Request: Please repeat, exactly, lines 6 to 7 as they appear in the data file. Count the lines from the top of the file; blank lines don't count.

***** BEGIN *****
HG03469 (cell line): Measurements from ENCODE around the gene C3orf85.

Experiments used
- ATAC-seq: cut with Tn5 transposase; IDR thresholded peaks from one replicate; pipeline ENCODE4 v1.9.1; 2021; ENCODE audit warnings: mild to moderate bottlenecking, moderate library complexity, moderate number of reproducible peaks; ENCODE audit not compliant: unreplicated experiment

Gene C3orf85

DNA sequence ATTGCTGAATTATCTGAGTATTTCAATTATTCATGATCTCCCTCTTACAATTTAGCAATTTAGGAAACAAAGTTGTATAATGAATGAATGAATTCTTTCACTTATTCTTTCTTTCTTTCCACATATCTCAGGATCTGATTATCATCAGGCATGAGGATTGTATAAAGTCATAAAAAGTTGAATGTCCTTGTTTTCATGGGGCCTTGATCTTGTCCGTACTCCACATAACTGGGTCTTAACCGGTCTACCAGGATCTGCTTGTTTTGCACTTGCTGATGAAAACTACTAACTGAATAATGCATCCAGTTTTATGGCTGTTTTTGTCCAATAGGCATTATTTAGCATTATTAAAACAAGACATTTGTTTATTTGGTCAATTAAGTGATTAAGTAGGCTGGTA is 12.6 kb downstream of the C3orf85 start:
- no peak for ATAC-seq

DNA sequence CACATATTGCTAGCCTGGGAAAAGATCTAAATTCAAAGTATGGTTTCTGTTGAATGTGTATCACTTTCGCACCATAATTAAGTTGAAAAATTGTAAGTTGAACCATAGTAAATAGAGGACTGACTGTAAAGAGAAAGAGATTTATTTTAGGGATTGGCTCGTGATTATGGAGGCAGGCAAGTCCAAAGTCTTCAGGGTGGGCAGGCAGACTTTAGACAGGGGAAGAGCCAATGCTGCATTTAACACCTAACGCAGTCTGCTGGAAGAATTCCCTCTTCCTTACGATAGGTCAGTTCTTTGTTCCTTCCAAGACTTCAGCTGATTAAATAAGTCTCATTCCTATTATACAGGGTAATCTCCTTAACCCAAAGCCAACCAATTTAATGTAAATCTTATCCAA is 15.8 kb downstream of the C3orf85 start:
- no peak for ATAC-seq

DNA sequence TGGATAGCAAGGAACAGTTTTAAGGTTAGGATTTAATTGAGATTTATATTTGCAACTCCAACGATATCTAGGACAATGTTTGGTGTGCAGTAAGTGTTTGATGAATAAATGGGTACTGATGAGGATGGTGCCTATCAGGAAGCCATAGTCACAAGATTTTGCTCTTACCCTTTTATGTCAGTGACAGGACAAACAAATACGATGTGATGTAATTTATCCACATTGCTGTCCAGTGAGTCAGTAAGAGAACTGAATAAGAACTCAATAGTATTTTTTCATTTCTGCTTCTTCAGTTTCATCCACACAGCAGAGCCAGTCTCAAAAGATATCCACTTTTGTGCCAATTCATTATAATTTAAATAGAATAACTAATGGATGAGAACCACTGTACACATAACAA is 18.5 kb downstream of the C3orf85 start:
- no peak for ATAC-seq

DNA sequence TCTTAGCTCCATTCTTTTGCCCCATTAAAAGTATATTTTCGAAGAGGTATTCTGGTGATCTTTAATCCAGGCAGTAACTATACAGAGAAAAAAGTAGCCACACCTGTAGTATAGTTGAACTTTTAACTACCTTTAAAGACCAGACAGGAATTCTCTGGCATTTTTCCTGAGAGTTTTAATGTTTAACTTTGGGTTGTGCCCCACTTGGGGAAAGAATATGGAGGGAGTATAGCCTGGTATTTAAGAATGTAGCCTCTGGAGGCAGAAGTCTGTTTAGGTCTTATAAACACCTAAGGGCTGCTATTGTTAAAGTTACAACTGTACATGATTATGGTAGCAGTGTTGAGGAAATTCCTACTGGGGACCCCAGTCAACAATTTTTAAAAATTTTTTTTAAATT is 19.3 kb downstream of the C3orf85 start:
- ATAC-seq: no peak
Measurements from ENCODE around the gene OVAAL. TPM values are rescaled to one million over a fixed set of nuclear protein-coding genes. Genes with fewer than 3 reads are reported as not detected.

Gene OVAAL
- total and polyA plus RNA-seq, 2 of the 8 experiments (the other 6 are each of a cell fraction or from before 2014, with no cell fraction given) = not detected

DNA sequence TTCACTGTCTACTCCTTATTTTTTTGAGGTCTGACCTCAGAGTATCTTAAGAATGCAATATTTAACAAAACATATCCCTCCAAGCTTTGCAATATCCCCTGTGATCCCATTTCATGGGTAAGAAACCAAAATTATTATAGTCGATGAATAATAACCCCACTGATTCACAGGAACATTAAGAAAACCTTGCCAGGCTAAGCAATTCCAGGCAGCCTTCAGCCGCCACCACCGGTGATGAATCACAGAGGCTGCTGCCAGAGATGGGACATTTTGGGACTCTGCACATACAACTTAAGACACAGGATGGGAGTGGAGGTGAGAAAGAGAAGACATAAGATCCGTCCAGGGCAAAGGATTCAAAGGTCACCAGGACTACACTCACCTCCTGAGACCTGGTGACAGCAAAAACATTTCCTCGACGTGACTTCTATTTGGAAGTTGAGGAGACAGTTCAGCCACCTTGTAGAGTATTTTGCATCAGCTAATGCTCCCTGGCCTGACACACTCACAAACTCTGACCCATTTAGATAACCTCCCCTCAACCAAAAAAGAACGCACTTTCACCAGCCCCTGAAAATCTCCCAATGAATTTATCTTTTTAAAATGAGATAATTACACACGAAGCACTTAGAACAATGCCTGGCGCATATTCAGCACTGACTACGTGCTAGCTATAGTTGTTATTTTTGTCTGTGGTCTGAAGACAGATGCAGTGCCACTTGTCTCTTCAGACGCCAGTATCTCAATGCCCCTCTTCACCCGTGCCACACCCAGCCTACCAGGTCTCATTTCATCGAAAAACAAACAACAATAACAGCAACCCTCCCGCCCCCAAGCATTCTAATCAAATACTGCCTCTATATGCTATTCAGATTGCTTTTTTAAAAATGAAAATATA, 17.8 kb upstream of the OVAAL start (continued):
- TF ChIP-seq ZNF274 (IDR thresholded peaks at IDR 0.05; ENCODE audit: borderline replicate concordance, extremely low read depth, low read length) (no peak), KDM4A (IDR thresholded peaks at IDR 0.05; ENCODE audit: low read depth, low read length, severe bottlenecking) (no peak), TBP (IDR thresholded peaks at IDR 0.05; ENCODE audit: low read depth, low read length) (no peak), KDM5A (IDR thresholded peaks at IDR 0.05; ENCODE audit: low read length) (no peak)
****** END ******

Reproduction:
- no peak for ATAC-seq

DNA sequence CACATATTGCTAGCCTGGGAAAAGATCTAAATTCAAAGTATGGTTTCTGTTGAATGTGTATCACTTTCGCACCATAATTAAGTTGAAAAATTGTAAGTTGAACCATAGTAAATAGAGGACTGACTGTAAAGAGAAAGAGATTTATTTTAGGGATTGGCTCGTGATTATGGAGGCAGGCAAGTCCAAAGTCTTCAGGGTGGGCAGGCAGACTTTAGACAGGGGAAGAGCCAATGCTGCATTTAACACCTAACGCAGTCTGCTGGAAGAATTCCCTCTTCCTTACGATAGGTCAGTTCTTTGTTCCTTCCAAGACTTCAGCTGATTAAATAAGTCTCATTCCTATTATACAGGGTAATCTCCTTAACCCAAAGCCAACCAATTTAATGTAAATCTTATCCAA is 15.8 kb downstream of the C3orf85 start: